Conference Coverage

Fluorescein, 10% dextrose topped other media for visualizing ureteral patency

 

Key clinical point: Not all modalities for evaluating ureteral patency are equivalent in the post–indigo carmine era.Major finding: Visibility of the ureteral jet was significantly greater with 10% dextrose and oral phenazopyridine than with intravenous fluorescein or saline (P = .001).

Data source: A multicenter, randomized controlled trial of 174 women undergoing intraoperative cystoscopy.

Disclosures: The Cleveland Clinic Florida sponsored the study. The researchers reported having no relevant financial disclosures.


 

– Ureteral jets were best visualized during cystoscopy with the help of 10% dextrose or sodium fluorescein, instead of phenazopyridine or normal saline, findings from a multicenter, randomized controlled trial suggested.

User satisfaction also was significantly higher with 10% dextrose and fluorescein, compared with the other interventions, Luis Espaillat-Rijo, MD, reported at Pelvic Floor Disorders Week, sponsored by the American Urogynecologic Society.

Average total cystoscopy time, time to first jet visualization, and rates of postoperative urinary tract infections were similar among groups, noted Dr. Espaillat-Rijo, who conducted the research at the Cleveland Clinic Florida in Weston.

Historically, surgeons used intravenous indigo carmine to evaluate ureteral patency during intraoperative cystoscopy, but the Food and Drug Administration announced a shortage in June 2014 that has not resolved.

Hypothesizing that not all alternatives confer equivalent visibility, the researchers randomly assigned 174 female cystoscopy patients aged 18 years or older to one of four interventions: intravenous sodium fluorescein, preoperative oral phenazopyridine (Pyridium), 10% dextrose solution, or normal saline (control).

The researchers excluded patients with kidney disease or a history of surgery for renal or ureteral obstruction. The primary outcome was visibility of the urine jet, which surgeons described as clearly visible, somewhat visible, or not at all visible. Surgeons also were asked how satisfied or confident they were in assessing ureteral patency with the test media, Dr. Espaillat-Rijo said.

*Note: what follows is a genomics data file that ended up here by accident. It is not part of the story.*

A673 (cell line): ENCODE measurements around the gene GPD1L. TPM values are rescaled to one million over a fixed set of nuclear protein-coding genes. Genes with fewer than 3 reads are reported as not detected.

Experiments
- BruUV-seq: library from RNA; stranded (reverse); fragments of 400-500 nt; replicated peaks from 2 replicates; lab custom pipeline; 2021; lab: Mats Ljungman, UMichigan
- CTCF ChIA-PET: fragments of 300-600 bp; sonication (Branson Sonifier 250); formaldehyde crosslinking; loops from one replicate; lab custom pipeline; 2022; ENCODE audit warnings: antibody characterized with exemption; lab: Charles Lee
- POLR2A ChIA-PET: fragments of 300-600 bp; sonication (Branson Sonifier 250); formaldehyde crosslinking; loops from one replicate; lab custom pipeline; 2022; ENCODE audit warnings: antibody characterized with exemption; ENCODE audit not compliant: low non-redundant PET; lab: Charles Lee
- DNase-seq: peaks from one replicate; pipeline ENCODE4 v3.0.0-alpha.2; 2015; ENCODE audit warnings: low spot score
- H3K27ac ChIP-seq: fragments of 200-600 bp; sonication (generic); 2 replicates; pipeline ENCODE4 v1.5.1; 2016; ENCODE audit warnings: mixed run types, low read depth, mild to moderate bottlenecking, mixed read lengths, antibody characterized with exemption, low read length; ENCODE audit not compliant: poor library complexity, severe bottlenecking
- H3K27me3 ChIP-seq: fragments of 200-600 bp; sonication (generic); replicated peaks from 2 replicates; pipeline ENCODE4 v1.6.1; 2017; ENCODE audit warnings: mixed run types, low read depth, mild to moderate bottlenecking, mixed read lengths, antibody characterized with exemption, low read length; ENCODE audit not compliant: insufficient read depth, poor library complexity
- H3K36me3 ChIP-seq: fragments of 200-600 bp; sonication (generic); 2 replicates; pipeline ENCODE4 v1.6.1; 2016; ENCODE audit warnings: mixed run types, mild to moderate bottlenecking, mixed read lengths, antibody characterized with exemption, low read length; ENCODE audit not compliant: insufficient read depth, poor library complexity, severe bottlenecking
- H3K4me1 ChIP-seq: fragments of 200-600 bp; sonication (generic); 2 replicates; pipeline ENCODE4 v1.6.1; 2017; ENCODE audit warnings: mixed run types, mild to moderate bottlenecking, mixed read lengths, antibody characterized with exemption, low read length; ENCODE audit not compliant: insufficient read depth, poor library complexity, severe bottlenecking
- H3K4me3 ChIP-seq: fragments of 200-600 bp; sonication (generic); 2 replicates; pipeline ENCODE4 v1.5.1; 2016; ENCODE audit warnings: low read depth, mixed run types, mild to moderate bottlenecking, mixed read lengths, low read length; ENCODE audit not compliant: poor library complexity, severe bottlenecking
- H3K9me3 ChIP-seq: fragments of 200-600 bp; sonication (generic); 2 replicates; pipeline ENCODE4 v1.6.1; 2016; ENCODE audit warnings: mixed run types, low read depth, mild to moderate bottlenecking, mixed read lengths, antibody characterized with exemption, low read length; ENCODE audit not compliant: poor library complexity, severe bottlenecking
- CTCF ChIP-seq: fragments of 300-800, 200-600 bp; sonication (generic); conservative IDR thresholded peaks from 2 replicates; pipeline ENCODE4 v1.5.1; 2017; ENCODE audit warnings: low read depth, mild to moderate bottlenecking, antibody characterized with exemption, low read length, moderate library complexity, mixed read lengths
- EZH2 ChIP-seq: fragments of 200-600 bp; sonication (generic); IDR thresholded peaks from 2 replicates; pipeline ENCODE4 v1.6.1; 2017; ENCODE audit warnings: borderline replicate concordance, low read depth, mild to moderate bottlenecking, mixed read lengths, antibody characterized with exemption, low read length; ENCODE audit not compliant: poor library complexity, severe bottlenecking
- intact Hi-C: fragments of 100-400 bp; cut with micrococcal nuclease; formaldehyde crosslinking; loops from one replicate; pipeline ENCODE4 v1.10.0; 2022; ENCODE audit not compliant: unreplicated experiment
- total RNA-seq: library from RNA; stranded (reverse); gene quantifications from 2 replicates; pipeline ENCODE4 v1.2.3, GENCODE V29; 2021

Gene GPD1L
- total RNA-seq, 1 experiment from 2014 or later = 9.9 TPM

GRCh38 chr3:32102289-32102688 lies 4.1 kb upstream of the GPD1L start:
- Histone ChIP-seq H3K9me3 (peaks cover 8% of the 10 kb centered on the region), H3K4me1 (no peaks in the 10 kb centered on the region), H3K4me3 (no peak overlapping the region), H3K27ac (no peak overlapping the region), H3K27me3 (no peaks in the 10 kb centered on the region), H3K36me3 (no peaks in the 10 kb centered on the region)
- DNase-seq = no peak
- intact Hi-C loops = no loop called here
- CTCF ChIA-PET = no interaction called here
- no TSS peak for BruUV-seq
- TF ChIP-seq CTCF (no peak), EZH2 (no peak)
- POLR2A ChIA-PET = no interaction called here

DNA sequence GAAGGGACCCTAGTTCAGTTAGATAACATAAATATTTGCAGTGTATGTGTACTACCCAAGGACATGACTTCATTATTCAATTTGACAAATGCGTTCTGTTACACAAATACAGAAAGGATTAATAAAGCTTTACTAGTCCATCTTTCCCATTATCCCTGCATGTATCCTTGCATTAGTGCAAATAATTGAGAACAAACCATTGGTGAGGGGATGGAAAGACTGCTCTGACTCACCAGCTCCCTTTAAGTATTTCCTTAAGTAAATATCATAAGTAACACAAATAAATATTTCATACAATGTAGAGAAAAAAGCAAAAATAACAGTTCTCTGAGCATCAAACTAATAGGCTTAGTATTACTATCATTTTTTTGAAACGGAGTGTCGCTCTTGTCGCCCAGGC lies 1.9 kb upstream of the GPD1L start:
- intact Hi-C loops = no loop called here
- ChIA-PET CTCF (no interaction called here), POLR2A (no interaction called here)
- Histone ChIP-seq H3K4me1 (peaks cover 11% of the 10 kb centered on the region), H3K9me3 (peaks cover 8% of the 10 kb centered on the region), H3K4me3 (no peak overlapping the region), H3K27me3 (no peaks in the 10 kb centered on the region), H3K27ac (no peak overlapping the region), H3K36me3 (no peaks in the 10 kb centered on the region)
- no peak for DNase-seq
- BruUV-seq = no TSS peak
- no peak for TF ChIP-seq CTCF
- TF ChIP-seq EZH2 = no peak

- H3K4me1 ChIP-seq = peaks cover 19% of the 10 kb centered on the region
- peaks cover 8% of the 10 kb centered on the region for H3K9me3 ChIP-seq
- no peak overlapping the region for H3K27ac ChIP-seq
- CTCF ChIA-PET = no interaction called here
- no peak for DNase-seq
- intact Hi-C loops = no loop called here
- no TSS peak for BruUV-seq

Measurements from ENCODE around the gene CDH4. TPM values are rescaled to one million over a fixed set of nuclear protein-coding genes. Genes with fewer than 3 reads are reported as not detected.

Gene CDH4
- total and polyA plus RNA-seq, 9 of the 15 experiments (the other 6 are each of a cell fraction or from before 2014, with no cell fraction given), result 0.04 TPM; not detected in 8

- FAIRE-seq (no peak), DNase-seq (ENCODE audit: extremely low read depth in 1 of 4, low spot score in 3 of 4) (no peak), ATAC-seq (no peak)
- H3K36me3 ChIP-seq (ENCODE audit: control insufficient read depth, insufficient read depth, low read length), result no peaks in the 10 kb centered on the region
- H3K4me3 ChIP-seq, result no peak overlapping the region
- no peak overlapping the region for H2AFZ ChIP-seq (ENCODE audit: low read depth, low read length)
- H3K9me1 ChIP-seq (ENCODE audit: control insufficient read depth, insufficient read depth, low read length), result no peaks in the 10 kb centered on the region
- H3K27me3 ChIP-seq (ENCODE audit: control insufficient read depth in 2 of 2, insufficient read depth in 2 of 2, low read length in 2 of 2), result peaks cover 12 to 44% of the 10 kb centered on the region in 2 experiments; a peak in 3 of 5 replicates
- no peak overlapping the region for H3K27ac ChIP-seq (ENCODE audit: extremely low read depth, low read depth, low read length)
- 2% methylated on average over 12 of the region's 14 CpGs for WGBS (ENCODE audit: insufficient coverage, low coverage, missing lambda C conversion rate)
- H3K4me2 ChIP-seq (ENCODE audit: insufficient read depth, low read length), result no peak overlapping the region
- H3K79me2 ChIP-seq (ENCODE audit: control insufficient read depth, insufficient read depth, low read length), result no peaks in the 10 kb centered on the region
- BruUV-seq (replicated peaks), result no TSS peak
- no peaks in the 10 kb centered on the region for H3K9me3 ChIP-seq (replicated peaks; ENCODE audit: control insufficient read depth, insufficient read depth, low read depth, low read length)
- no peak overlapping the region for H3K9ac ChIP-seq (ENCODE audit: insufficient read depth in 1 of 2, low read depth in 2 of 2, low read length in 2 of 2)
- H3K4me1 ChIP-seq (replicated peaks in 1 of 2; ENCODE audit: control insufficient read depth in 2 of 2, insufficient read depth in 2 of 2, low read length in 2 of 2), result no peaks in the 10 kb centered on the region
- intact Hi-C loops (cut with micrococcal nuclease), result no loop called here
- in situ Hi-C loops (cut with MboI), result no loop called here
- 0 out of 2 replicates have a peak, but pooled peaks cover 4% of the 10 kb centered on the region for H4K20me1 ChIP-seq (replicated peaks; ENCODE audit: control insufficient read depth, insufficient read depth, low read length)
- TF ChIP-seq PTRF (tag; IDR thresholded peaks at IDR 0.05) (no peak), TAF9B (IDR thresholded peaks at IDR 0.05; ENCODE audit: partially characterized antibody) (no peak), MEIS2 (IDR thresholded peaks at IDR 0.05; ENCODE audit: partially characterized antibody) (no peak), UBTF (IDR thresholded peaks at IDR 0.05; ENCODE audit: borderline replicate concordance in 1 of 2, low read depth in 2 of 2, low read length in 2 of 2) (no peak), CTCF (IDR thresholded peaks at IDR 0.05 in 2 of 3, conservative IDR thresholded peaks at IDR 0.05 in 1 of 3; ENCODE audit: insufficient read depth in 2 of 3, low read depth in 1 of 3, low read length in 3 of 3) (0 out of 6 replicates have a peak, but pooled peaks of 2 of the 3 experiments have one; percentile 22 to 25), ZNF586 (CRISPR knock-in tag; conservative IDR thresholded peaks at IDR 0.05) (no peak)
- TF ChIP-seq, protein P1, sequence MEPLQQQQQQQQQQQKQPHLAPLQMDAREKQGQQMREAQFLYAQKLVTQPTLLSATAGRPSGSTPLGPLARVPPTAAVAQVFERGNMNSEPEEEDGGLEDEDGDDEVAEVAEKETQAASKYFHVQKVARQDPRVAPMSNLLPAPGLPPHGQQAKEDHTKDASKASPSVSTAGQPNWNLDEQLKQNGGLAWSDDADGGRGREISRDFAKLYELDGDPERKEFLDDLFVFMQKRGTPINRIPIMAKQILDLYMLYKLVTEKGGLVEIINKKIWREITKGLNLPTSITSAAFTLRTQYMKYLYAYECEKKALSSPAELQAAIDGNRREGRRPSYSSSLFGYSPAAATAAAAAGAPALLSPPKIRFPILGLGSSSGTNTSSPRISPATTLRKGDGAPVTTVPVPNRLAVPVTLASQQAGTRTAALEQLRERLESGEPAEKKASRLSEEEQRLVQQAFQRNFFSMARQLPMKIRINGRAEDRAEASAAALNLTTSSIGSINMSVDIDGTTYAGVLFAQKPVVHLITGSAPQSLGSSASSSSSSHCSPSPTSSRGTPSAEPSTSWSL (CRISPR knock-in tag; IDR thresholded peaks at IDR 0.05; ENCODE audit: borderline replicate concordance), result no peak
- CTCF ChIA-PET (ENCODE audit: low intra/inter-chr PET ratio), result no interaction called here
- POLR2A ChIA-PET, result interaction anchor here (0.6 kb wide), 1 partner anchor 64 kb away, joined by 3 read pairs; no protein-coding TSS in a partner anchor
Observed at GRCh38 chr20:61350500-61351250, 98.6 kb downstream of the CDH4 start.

The study groups were demographically similar. Fluorescein and 10% dextrose resulted in the highest visibility, with more than 80% of surgeons describing the ureteral jets as “clearly visible” with these modalities, compared with about 60% of cases in which phenazopyridine or saline was used (P = .001, for differences among groups).

Similarly, more than 80% of surgeons reported being very or somewhat satisfied with 10% dextrose and fluorescein, while about 60% of surgeons said they were very or somewhat satisfied with phenazopyridine and saline (P less than .001).

“It was interesting that phenazopyridine was not more visible than control saline,” Dr. Espaillat-Rijo said. “Surgeons also noted that it was harder to evaluate the uroepithelium when it was tinged with Pyridium.”

Use of these interventions did not add time to the procedure, he noted. Total cystoscopy time averaged 4.5 minutes and was similar among groups. Average time to detection of the first jet also was similar among all four interventions, ranging from 1.8 to 2.5 minutes.

None of the patients had allergic reactions or adverse events considered related to an intervention. The rates of urinary tract infection ranged from approximately 22% to 30% and were similar among groups. Three ureteral obstructions were correctly identified and released intraoperatively, and none was identified postoperatively. One patient had an episode of acute urinary retention 4 days after surgery that led to bladder rupture.

“Because we had no postoperative ureteral injuries, we were unable to detect the sensitivity or specificity for each method,” Dr. Espaillat-Rijo said. “Another limitation is that we did not have the power to find a difference in our secondary outcomes, and indigo carmine was not used as a control.”

The Cleveland Clinic Florida sponsored the study. The researchers reported having no relevant financial disclosures.

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